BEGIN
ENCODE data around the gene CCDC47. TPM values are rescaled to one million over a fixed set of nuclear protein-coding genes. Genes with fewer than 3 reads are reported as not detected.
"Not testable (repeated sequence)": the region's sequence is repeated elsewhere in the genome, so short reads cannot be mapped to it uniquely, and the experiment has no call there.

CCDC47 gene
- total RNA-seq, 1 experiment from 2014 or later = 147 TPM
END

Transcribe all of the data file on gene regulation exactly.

ENCODE data around the gene CCDC47. TPM values are rescaled to one million over a fixed set of nuclear protein-coding genes. Genes with fewer than 3 reads are reported as not detected.
"Not testable (repeated sequence)": the region's sequence is repeated elsewhere in the genome, so short reads cannot be mapped to it uniquely, and the experiment has no call there.

CCDC47 gene
- total RNA-seq, 1 experiment from 2014 or later = 147 TPM